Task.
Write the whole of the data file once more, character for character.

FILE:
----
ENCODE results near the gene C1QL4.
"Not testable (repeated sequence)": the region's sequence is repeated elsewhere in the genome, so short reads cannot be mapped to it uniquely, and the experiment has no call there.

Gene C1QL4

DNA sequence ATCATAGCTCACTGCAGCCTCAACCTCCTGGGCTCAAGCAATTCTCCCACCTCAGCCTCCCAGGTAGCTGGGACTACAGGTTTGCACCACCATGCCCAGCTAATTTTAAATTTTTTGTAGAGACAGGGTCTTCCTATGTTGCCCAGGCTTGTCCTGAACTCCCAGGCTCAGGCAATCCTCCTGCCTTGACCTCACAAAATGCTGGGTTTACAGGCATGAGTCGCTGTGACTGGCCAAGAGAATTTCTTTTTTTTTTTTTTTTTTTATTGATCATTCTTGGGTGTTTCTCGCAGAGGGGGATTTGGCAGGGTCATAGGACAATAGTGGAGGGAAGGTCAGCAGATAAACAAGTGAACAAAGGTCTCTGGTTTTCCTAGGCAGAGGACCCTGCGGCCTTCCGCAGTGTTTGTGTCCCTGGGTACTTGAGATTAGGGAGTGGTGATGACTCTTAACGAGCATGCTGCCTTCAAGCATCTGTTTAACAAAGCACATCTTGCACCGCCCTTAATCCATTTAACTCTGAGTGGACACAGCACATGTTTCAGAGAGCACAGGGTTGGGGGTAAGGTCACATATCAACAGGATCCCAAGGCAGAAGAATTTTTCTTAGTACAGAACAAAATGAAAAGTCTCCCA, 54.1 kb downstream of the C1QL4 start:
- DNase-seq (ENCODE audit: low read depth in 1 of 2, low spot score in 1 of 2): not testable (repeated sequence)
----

ENCODE results near the gene C1QL4.
"Not testable (repeated sequence)": the region's sequence is repeated elsewhere in the genome, so short reads cannot be mapped to it uniquely, and the experiment has no call there.

Gene C1QL4

DNA sequence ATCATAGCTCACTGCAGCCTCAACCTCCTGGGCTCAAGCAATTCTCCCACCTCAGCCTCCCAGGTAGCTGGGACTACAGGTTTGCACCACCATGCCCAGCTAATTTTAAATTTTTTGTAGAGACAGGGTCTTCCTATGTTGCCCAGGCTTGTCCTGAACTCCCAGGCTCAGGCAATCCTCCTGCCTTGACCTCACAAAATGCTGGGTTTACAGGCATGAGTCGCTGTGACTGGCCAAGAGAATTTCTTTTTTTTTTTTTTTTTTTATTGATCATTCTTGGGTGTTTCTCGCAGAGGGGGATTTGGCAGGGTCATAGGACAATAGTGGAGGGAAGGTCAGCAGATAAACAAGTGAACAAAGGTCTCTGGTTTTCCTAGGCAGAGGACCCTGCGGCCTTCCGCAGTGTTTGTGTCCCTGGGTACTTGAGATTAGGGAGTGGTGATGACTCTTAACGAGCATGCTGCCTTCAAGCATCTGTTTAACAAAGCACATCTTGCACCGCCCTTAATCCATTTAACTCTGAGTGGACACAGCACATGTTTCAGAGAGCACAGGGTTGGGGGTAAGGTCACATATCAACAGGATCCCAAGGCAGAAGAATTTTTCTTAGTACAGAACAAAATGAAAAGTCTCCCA, 54.1 kb downstream of the C1QL4 start:
- DNase-seq (ENCODE audit: low read depth in 1 of 2, low spot score in 1 of 2): not testable (repeated sequence)